Monday, January 17, 2022

Ethiopia says its forces will not advance into Tigre. AP News

NAROBI, Kenya ( Associated Press) — Ethiopia’s government has announced that its forces will not advance into the Tigre region.

Ethiopian forces have been ordered to retain areas won back from the Tigre People’s Liberation Force, but not to move further into the Tigre region, Legacy Tulu, the government communications service chief, said on Thursday.

The Ethiopian federal army and its allies have made strong progress in recent weeks, capturing major towns and cities in the neighboring Amhara and Afar regions that Tigre fighters seized earlier this year. The Tiger forces have been forced to return to their home territory.

“Operation in the first phase to drive out the terrorist group from those areas has ended with victory. At this point the will and ability of the enemy (to engage in combat) is seriously destroyed,” Legacy said.

“The government will take more steps to ensure that the desire of (Tigre Force) does not arise again in future. For now, Ethiopian forces have been ordered to retain the areas it has controlled,” he said.

Prime Minister Abiy Ahmed’s announcement that his troops would not pursue Tigre forces in his home region could be an opening that encourages a ceasefire and dialogue to resolve the conflict.

Earlier this week the leader of Tigre forces said his fighters had been ordered to return to Tigre.

In a letter to UN Secretary-General Antonio Guterres, Debrection Gebremichael said, “I have ordered units of the Tigre army that are outside the borders of the Tigre, to return to the borders of the Tigre with immediate effect.” Debrection proposed an immediate ceasefire after negotiations.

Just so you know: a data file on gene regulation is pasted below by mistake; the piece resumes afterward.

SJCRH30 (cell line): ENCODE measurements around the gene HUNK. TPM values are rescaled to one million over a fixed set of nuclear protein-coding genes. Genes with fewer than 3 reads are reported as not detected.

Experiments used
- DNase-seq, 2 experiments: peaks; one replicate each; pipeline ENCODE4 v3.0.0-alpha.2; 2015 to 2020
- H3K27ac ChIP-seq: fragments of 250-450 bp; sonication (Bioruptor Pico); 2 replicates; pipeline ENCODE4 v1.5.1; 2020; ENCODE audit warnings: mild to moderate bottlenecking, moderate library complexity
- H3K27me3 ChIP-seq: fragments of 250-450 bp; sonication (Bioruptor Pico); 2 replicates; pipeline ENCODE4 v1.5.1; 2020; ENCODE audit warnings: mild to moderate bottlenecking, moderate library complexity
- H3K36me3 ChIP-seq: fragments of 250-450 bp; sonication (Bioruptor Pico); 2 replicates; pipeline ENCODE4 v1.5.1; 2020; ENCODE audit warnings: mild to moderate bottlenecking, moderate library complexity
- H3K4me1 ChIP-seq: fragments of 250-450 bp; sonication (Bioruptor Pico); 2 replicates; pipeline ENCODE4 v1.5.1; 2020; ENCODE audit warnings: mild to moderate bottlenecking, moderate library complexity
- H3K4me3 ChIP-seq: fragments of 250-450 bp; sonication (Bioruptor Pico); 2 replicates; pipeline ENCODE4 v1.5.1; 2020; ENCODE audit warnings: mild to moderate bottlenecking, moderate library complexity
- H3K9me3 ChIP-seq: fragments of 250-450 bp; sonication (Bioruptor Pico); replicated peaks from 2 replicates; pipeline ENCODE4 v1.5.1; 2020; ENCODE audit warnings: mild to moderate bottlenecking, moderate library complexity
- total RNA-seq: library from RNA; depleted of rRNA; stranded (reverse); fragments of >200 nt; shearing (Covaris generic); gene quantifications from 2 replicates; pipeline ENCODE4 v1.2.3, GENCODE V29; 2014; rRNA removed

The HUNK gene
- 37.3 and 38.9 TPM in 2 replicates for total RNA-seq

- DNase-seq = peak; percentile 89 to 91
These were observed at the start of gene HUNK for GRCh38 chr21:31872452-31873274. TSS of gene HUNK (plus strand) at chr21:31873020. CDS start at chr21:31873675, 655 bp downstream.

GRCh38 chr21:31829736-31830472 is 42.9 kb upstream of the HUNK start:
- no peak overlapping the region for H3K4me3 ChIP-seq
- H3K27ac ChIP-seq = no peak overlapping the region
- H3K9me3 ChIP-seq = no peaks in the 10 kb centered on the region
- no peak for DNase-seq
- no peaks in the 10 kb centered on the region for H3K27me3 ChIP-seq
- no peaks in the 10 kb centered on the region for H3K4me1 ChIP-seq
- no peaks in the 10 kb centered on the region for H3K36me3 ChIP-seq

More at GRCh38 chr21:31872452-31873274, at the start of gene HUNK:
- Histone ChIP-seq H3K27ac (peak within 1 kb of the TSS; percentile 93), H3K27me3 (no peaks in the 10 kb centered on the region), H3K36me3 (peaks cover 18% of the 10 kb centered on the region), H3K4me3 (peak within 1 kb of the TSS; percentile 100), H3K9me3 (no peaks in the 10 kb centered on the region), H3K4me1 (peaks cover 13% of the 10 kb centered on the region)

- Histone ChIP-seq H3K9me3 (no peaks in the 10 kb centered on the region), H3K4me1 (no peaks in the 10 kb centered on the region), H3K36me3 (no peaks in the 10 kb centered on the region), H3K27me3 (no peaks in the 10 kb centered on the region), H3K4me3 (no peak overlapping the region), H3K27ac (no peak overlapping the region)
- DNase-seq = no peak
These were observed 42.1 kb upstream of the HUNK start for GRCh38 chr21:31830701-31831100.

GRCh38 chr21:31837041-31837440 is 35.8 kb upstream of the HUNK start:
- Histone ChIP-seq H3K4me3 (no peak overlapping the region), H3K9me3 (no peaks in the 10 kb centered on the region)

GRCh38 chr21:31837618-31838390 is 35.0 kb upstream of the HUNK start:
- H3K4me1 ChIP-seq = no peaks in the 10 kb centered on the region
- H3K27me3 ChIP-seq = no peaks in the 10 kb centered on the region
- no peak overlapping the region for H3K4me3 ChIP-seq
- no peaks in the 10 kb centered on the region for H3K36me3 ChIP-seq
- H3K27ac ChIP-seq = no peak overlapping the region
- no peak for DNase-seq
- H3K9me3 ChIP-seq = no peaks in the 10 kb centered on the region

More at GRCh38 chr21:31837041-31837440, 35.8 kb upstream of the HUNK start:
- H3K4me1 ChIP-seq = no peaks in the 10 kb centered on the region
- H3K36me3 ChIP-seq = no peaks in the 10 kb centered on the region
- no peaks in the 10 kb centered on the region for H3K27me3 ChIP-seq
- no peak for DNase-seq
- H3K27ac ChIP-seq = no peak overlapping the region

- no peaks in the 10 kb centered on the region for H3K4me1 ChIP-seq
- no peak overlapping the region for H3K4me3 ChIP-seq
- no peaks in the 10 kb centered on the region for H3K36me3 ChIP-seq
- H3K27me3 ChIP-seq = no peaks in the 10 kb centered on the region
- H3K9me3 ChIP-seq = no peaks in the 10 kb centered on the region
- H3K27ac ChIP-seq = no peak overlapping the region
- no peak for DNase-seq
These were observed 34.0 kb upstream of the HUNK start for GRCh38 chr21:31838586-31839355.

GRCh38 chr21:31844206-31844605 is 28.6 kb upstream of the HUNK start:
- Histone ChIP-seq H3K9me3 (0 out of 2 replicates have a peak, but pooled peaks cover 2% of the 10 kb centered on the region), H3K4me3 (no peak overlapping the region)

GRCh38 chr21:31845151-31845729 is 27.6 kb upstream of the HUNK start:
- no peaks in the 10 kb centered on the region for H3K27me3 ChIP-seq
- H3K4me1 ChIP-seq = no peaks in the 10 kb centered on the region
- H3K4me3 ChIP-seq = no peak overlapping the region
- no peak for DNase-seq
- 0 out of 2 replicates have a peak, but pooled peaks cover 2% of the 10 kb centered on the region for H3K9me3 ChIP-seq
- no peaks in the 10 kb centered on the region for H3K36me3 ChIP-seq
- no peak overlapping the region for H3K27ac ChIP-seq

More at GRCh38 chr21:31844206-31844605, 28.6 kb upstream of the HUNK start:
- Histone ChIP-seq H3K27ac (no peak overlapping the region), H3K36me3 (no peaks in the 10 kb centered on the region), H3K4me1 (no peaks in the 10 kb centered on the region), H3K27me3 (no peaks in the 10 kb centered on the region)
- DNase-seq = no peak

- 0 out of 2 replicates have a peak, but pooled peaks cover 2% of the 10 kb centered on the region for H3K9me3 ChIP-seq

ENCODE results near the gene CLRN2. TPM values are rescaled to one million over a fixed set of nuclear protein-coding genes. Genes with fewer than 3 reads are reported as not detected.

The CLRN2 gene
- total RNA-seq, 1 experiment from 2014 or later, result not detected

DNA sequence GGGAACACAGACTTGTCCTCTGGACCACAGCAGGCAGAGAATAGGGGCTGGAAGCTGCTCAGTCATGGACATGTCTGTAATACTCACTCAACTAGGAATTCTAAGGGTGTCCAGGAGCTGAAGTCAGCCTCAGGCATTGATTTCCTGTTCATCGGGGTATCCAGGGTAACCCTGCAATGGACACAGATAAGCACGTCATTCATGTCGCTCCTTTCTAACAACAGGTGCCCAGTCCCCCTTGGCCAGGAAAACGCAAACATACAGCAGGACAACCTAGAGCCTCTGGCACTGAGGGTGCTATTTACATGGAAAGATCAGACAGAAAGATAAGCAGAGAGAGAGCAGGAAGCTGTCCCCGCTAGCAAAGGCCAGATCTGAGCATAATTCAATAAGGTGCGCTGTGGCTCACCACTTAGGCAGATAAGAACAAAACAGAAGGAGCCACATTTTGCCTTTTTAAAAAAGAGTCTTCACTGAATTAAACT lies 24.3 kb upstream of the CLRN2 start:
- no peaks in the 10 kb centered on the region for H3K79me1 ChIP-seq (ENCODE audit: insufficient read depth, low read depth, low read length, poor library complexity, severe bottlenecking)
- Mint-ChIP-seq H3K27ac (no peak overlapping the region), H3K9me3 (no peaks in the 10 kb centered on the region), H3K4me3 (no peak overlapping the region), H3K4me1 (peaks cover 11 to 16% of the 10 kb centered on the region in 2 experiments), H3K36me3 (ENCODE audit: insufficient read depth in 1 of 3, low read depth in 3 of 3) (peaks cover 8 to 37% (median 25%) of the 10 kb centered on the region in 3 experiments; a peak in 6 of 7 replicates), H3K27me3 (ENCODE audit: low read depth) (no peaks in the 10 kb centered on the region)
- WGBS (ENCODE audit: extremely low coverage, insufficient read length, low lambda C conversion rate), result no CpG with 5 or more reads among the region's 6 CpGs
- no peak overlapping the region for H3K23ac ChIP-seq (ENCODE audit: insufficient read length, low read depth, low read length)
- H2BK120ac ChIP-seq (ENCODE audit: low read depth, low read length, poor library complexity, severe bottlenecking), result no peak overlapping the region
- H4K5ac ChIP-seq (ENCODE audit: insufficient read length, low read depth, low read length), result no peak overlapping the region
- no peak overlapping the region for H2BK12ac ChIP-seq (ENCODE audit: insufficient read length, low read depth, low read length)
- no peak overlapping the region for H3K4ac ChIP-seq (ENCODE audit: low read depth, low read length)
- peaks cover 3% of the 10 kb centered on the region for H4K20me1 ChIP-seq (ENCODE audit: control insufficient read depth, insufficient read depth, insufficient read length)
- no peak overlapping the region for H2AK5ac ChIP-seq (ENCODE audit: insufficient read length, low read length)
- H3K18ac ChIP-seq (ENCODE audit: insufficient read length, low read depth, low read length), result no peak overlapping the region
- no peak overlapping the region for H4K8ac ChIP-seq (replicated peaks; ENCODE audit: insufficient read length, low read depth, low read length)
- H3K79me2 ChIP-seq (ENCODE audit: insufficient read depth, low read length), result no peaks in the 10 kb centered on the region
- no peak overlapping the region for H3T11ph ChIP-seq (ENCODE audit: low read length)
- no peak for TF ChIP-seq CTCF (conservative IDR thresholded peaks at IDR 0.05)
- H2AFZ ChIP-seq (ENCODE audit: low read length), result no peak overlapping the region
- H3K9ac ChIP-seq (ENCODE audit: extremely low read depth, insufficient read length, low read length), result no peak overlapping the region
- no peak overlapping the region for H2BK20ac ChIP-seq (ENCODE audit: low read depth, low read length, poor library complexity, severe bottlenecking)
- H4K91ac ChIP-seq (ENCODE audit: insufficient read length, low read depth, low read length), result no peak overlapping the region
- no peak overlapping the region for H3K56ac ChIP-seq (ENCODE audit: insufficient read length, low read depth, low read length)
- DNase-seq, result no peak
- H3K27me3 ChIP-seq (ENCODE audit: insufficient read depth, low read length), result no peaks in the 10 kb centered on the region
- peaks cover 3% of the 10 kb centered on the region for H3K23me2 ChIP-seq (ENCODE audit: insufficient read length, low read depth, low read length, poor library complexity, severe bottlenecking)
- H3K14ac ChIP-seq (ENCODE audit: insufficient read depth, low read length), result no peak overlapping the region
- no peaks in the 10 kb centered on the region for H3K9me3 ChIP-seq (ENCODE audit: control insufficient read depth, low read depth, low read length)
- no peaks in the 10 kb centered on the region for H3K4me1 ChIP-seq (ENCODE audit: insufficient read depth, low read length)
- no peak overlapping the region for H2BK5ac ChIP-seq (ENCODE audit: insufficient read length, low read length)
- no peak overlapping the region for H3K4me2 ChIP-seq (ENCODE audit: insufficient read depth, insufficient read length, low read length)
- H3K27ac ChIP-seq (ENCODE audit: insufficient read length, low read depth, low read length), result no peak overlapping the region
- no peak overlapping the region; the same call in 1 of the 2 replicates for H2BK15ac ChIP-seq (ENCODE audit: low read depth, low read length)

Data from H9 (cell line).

He also proposed the establishment of a no-fly zone on the Tigre to prevent airstrikes on the region and an international arms embargo on Ethiopia and Eritrea.

Tens of thousands have been killed in the November 2020 Tigre conflict between Ethiopian forces and fighters from the country’s Tigre region, which dominated the national government before Abiy became prime minister in 2018.

According to aid groups, some of the six million people in Tigre have started starving as a result of the month-long government blockade. Thousands of ethnic tigresses have been detained or forcibly expelled in an atmosphere filled with fiery speeches against tigers by some senior Ethiopian officials. Concerned human rights groups have warned that some of the anti-Tigrayan rhetoric is hate speech.

Last month, the Ethiopian government declared a state of emergency as Tigre fighters moved closer to the capital, Addis Ababa, and, according to accounts from local residents, unleashed several abuses against ethnic Amhara. Tigre forces say they are fighting to lift the blockade on their people.

William Davison of the International Crisis Group said that the Ethiopian government’s military has been strengthened by aerial drones purchased from China, Turkey and the United Arab Emirates.

“The Tigre army appears to be in a vulnerable position after leaving all the areas it controlled,” he said.


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